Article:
The Critical 'I'

Read. React. Repeat.

Sunday, April 11, 2004

A little while back, I tried to set down some thoughts regarding national attitudes toward the South. At the time, my focus was mostly on literature. Jacob Levenson looks at the it primarily from the political angle, although it all ties together.

I'd like to cherry-pick parts of his article:
But as I listened to [editor of the Austin American-Statesman, Richard] Oppel and others dig beneath the surface of their longstanding displeasure with their perception of the northern press's paternalism, I grew more interested in the shape of the caricature than the fact that it exists. As the presidential primaries unfolded, it struck me that the country, and, by natural extension, the press, often use the South as a convenient box to contain all sorts of problems, situations, and conditions that are actually national in scope--race, white poverty, the cultural rift forming between the religious and the secular, guns, abortion, gay marriage, the gradual extinction of rural life, states' rights, the continuing debates over the size of government, the contours of American morality, and the identity of the major political parties. As a northern journalist who has recently spent time reporting in the rural South, I find myself deeply conflicted about this practice, increasingly attuned to both its potential and its risks.
Excellent observation. I've always thought it was hypocritical of Northerners to poo-poo reports of overt racism in random Southern small towns, and derive a sense of superiority from it, when the very same thing happens in their communities. It's convenient to point fingers at faraway places instead of cleaning up your own house.
To try to understand the southern identity in historical terms is to quickly realize that over time there have been many Souths: the sunny South, the savage South, the agrarian South, the Jim Crow South, the violent South, the cracker South, the frontier South, the antebellum South; H.L. Mencken's Old South, populated by "men of delicate fancy, urbane instinct and aristocratic manners--in brief, superior men--in brief, gentry," the suffering South, the moral South, and the list goes on. Even now, when interviewing astute observers of the region, it becomes rapidly clear that to talk about the South is to speak with southern mythologizers, southern debunkers, southern redeemers, and southern reinventors. Running clear through most of these narratives, however, is the theme that in some fundamental sense the South sits apart from the rest of the country. (italics mine)
A dead giveaway is when something--a place, person, concept--requires a definition, thus distinguishing its sense of otherness. For the United States, the default is the metropolitan Northeast; the rest of the country, including the South, is someplace else.
James Cobb, a southern historian at the University of Georgia, told me that this phenomenon can be traced directly to the birth of the American press. Even before the Revolutionary War, the literary market was concentrated in the North and it defined the country in its image. America was supposed to be New England writ large, while the South, Cobb said, was portrayed as colonial, lacking the dynamism of the national character--the antithesis of America. By the early twentieth century, the notion that the region was culturally separate had become particularly pronounced.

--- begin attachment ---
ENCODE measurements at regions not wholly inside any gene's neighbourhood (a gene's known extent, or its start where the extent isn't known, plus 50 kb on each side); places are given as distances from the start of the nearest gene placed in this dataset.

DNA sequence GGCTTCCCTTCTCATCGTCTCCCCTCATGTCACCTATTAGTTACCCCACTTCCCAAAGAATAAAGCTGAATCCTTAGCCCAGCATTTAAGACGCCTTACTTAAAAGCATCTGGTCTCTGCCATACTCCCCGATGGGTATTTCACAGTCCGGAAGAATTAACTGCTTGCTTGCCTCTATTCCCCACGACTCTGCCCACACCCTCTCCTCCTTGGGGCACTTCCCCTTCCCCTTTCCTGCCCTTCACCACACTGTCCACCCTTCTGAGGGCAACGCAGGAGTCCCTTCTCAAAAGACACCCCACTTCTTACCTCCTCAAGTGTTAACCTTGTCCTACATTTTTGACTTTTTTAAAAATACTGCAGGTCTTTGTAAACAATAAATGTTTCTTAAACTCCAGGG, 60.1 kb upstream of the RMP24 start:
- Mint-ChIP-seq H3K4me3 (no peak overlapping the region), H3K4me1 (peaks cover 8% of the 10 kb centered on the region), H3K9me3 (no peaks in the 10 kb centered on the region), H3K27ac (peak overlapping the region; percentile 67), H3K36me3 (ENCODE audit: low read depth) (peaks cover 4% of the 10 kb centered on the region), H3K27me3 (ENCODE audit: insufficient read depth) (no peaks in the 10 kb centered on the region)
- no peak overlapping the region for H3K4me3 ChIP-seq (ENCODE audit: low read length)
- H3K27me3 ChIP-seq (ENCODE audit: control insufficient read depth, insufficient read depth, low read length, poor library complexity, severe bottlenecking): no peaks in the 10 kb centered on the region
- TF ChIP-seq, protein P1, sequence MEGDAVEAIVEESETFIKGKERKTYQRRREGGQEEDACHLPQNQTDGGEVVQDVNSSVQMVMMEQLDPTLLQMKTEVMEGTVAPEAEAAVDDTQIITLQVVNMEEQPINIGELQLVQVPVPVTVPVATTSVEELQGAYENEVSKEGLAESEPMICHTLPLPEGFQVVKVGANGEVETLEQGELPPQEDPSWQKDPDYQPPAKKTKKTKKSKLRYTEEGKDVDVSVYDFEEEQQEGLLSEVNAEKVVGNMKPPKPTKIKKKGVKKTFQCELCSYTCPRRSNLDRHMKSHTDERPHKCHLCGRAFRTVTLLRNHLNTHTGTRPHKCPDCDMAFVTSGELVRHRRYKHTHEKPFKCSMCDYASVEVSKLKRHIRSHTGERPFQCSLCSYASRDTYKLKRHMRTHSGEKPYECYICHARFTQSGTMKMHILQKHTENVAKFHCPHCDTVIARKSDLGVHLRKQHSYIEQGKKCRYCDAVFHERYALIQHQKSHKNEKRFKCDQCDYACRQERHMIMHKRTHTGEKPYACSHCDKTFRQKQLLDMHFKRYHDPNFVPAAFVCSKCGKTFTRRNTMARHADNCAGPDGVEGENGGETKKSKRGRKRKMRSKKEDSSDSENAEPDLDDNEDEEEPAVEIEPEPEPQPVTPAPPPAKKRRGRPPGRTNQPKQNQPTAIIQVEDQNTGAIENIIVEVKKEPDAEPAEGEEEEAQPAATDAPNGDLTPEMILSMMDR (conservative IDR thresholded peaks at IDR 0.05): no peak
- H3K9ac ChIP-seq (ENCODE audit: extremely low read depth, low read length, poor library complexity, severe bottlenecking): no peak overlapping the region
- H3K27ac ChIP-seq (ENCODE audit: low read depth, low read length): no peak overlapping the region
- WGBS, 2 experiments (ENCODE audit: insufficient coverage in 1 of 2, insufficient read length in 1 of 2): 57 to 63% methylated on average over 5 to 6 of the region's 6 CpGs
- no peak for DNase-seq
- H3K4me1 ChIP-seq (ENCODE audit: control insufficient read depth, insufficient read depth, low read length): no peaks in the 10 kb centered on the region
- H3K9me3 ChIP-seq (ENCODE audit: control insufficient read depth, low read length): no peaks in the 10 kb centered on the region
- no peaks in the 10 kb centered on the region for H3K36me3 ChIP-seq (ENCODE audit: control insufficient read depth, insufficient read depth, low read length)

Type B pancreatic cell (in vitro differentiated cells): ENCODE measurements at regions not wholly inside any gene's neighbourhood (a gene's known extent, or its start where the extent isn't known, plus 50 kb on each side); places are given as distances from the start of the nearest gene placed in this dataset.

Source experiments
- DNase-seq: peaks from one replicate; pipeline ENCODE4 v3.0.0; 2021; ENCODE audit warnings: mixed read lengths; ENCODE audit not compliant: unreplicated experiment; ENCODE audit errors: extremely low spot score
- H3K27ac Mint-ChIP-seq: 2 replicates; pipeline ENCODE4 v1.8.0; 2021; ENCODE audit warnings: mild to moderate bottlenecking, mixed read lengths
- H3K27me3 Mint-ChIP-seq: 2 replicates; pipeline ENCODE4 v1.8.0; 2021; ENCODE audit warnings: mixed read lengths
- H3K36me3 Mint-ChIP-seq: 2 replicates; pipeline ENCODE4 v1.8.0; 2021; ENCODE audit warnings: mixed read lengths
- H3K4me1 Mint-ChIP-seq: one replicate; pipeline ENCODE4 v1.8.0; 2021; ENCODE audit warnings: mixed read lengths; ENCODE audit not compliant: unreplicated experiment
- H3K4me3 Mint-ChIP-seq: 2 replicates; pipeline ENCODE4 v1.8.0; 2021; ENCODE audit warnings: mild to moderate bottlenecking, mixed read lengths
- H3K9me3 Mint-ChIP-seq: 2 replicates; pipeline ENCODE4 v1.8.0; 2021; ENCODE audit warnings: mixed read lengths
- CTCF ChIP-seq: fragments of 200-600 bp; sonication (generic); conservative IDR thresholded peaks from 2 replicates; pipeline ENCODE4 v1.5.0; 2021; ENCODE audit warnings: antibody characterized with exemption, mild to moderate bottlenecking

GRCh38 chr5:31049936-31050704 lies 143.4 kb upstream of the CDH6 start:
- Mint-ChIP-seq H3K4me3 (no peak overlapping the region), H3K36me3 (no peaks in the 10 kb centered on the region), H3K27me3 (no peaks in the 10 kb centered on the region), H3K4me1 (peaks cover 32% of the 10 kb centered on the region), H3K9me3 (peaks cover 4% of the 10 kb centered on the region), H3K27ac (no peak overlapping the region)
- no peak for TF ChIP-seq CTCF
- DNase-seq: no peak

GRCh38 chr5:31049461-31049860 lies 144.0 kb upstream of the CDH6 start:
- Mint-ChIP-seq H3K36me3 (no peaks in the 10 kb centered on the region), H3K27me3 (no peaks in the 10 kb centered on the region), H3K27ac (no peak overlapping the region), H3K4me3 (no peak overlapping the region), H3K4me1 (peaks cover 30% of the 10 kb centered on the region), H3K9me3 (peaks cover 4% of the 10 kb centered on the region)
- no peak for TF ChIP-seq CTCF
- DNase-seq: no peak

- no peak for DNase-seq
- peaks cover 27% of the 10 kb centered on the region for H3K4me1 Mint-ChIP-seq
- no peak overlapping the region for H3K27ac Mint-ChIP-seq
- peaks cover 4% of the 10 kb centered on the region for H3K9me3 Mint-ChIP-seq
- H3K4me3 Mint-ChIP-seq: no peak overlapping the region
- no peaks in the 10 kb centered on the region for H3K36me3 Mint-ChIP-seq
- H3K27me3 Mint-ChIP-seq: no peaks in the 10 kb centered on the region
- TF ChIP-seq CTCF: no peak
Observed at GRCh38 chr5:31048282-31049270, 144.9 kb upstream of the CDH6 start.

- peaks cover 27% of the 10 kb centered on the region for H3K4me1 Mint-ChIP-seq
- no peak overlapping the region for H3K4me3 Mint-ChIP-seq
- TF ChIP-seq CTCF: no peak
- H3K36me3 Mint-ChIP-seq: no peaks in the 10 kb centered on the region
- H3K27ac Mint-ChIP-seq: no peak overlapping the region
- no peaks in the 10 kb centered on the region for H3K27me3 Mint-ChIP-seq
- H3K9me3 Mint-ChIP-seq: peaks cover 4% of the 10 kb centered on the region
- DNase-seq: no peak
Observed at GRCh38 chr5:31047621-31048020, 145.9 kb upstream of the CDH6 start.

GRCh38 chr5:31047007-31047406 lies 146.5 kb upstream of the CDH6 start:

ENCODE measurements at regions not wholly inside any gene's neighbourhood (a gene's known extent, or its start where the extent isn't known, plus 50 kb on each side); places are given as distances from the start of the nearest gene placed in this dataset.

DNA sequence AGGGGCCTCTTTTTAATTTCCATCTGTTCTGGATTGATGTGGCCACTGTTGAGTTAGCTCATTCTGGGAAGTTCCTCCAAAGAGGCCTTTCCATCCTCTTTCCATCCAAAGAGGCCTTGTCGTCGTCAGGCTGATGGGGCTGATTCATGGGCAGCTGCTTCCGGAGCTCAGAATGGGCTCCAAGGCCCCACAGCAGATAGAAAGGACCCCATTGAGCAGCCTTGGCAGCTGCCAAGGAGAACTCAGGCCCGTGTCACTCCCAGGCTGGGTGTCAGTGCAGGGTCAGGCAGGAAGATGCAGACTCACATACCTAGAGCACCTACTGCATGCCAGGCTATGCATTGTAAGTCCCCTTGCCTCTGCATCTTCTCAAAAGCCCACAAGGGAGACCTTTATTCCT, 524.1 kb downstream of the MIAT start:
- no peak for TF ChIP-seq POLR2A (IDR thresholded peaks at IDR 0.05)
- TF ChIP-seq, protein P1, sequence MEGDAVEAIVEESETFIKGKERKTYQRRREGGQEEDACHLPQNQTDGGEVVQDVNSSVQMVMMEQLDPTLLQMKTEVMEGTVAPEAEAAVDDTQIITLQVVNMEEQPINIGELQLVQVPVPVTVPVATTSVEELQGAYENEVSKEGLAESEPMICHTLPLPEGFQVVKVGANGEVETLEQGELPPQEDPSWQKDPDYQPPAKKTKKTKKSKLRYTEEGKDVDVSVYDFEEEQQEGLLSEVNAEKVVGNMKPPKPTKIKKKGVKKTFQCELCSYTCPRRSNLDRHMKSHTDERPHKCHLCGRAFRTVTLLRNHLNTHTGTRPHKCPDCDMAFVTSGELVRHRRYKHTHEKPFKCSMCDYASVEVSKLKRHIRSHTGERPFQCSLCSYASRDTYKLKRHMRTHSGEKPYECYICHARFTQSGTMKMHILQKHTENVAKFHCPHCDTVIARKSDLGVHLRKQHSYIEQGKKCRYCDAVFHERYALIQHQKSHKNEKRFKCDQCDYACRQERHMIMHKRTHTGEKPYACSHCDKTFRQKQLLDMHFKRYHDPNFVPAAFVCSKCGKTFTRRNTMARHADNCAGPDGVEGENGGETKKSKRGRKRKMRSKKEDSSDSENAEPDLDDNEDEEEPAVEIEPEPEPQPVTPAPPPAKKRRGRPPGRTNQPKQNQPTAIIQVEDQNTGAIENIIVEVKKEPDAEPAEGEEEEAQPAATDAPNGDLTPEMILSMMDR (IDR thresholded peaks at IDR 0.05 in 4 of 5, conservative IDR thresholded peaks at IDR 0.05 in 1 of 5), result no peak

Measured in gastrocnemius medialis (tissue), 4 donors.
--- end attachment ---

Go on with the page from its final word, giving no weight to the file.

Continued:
I have to question this, and wonder if this viewpoint isn't being distorted by the national prism created by the Civil War. Certainly you can find examples of Northern bias back to colonial times, but if you look, you can probably find almost as many Southern pockets of media concentration. Virginia, for instance, was the largest State for several decades following 1776; it was in many ways the national center of gravity. I think the real break came with the Northern victory in the Civil War.

In fact, I find it curious that Levenson almost completely ignores mentioning the Civil War in this analysis. Hello? It's a watershed event from which practically all present-day events still evolve. Maybe he believes that approach has been examined to death, but ignoring it makes any discussion of the South woefully incomplete.
The difficulty with this enterprise is that the South is still often cast as completely other. So, as Peter Applebome, the former New York Times Atlanta bureau chief, who has argued that the rest of America is becoming more like the South, told me, talking about race in the South becomes a way of not talking about race in the rest of the country. It's a point worth highlighting, and it extends beyond race. As we head into an election, Richard Oppel believes that the political horserace stories that can casually frame God, guns, and gays as southern concerns promise to oversimplify southerners' relationship to these issues, and, at the same time, relegate the national struggle to come to terms with these same issues to the periphery of the debate. All of which seems to highlight James Cobb's observation that many have come to believe that what "is wrong with America has metastasized across the country from its origins in the South." The trouble with that, he said, is that nobody has an explanation for why the rest of the country provides such a wonderful "export market" for these Southern values. Given all of this, how can the press capture the region in a nuanced way that also offers insight into the country at large? Part of the trick is to make clear what elements of a story are southern and what are national.
The heart of it, really: When are the issues truly reprentative of a national consciousness? And do non-Southerners have a hangup about recognizing this?